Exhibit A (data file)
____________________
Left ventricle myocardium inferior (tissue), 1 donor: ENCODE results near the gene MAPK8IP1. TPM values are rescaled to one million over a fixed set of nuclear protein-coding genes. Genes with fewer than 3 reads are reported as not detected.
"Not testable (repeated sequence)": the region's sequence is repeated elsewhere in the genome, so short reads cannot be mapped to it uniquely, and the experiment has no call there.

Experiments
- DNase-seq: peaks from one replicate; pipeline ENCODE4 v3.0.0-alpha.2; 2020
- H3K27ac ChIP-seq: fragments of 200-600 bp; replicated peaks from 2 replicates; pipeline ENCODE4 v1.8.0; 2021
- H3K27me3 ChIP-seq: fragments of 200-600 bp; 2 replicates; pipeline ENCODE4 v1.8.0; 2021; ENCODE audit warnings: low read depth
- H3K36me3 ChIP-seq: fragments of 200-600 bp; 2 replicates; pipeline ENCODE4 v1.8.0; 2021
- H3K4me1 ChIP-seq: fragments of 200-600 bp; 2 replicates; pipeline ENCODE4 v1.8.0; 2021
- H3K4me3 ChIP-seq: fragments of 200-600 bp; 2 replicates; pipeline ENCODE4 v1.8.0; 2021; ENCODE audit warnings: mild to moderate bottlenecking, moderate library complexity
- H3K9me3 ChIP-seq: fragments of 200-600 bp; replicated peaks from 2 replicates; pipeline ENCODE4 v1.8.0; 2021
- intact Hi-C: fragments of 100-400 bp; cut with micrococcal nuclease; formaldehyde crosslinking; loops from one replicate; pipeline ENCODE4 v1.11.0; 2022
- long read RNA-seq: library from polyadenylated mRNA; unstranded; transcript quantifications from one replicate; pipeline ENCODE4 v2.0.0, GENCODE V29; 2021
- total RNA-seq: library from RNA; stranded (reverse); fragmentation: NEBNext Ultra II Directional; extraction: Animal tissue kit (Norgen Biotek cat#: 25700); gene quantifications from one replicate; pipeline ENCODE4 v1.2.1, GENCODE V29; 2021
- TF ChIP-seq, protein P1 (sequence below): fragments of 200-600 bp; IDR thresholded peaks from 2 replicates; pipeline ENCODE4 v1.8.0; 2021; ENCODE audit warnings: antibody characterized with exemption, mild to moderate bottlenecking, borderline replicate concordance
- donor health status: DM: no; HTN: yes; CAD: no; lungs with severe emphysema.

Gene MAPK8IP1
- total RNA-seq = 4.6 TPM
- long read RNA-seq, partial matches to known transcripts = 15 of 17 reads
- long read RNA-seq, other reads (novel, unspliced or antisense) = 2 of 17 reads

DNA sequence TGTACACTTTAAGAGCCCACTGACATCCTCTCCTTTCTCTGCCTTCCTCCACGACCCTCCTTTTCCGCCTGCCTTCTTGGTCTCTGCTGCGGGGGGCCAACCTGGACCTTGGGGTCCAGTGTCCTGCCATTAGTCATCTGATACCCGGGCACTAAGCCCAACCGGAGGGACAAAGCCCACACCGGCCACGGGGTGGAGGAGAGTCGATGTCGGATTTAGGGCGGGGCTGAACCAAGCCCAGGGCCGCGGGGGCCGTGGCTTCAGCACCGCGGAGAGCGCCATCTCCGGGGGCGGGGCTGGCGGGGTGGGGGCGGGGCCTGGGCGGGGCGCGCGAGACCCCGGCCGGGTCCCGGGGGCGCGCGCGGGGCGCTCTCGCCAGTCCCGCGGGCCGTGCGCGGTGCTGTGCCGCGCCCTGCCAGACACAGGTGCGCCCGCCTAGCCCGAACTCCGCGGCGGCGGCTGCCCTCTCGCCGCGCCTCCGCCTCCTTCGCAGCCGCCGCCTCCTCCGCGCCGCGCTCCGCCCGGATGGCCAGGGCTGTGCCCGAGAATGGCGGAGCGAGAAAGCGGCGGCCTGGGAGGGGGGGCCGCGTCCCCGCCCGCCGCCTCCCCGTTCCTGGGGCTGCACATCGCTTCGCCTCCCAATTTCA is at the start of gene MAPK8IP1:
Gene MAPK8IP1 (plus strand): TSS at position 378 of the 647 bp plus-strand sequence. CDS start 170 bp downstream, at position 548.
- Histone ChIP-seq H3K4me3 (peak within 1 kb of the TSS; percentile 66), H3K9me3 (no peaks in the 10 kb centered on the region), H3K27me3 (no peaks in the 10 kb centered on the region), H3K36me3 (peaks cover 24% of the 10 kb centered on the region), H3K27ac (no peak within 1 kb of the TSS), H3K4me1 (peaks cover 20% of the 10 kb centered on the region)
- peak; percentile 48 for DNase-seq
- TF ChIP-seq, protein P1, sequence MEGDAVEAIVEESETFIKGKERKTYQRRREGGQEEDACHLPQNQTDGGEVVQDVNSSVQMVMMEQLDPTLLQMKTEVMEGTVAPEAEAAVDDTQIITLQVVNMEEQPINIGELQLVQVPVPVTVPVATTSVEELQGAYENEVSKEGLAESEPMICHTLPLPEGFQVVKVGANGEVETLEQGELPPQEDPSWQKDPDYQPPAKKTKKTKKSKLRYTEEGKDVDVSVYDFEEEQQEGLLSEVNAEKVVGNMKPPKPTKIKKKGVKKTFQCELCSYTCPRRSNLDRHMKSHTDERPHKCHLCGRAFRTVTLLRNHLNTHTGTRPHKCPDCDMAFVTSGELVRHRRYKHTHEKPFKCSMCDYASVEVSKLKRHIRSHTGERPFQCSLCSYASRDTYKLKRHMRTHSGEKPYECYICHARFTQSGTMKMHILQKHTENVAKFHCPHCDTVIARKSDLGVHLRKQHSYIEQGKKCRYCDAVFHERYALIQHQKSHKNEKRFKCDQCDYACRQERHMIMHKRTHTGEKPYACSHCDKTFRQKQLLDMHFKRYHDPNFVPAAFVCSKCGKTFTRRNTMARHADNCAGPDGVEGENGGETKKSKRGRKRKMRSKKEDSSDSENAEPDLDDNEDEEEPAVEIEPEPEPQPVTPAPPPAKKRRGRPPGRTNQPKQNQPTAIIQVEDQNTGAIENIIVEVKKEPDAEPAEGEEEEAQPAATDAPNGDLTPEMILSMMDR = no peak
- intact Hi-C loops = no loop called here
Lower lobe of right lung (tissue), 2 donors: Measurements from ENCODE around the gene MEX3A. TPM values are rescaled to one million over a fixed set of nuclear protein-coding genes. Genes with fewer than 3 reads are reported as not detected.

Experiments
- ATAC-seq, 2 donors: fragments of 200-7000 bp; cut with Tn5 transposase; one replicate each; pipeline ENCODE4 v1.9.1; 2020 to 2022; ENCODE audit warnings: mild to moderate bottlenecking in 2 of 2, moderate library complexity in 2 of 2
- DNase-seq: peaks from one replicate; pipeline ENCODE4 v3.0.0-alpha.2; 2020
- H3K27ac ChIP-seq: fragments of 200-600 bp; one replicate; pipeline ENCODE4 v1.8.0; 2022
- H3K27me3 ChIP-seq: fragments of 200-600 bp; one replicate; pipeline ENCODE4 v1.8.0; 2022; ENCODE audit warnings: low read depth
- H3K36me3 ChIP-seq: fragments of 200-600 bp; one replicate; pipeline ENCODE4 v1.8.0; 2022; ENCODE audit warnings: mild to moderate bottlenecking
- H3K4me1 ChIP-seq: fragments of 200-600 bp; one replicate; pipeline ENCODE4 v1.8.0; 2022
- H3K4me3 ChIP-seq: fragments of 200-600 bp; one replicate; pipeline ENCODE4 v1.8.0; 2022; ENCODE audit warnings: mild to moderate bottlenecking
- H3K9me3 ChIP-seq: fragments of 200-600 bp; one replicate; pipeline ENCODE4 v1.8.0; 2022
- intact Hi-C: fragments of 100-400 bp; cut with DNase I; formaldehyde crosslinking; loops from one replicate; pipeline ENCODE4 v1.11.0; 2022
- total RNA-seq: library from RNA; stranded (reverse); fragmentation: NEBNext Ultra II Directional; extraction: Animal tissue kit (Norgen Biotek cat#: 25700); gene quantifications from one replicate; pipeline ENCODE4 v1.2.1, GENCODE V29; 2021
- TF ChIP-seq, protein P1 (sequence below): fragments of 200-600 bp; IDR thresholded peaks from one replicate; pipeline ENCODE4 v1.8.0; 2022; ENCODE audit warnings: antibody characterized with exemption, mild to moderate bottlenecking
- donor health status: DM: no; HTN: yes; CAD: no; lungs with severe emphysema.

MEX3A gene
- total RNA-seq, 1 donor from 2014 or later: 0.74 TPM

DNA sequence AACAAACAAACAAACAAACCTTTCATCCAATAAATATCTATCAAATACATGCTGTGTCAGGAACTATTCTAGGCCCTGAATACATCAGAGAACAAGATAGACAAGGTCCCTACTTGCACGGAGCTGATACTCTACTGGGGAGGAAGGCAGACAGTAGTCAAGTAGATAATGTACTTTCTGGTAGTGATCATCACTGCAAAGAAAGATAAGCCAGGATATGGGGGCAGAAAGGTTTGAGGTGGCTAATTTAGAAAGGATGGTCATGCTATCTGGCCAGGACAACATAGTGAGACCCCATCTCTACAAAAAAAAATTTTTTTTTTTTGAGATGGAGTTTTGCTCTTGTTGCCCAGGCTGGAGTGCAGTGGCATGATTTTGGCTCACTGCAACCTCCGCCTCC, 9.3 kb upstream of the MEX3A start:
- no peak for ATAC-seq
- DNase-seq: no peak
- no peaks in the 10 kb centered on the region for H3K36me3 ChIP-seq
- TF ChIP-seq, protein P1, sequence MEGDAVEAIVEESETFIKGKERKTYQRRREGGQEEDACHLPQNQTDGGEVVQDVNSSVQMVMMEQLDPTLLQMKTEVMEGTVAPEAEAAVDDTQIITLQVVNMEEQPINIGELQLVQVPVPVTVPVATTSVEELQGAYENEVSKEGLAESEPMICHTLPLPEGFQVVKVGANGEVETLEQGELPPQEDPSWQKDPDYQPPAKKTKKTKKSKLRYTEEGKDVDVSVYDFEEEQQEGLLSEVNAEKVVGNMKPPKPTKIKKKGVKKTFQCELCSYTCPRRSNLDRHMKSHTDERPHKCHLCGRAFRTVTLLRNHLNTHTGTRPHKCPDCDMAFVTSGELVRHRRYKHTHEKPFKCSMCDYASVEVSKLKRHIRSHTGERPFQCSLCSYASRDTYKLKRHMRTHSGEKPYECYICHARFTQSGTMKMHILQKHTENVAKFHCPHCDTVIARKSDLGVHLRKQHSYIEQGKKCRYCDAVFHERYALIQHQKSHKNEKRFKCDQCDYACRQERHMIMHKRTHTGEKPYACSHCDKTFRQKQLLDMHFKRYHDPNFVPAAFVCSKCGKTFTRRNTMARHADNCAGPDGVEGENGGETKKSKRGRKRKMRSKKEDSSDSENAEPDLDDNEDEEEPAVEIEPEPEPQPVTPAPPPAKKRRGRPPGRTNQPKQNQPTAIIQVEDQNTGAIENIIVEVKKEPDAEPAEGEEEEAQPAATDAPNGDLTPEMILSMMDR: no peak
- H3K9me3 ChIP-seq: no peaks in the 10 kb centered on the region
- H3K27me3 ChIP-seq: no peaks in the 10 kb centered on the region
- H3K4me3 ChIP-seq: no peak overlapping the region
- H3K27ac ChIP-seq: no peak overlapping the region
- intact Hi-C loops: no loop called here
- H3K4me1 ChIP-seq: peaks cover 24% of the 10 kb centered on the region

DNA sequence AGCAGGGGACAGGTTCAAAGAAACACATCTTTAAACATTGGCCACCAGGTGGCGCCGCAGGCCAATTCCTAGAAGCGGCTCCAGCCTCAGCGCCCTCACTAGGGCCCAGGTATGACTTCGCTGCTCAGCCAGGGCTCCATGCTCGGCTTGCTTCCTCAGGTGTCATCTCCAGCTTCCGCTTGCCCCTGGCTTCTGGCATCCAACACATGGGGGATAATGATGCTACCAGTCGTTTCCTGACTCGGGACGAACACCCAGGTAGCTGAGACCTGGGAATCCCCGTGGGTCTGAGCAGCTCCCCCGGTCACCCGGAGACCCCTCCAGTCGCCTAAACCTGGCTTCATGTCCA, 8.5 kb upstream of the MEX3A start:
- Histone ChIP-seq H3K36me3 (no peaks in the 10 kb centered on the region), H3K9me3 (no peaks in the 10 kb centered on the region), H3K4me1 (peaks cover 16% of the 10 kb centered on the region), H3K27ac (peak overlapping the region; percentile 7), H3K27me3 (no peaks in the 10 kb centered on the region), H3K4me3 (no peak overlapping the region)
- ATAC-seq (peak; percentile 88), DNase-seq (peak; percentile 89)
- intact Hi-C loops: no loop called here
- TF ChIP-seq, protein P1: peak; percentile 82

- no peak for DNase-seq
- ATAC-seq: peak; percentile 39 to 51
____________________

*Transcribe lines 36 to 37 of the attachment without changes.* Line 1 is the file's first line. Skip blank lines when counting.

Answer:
- intact Hi-C: fragments of 100-400 bp; cut with DNase I; formaldehyde crosslinking; loops from one replicate; pipeline ENCODE4 v1.11.0; 2022
- total RNA-seq: library from RNA; stranded (reverse); fragmentation: NEBNext Ultra II Directional; extraction: Animal tissue kit (Norgen Biotek cat#: 25700); gene quantifications from one replicate; pipeline ENCODE4 v1.2.1, GENCODE V29; 2021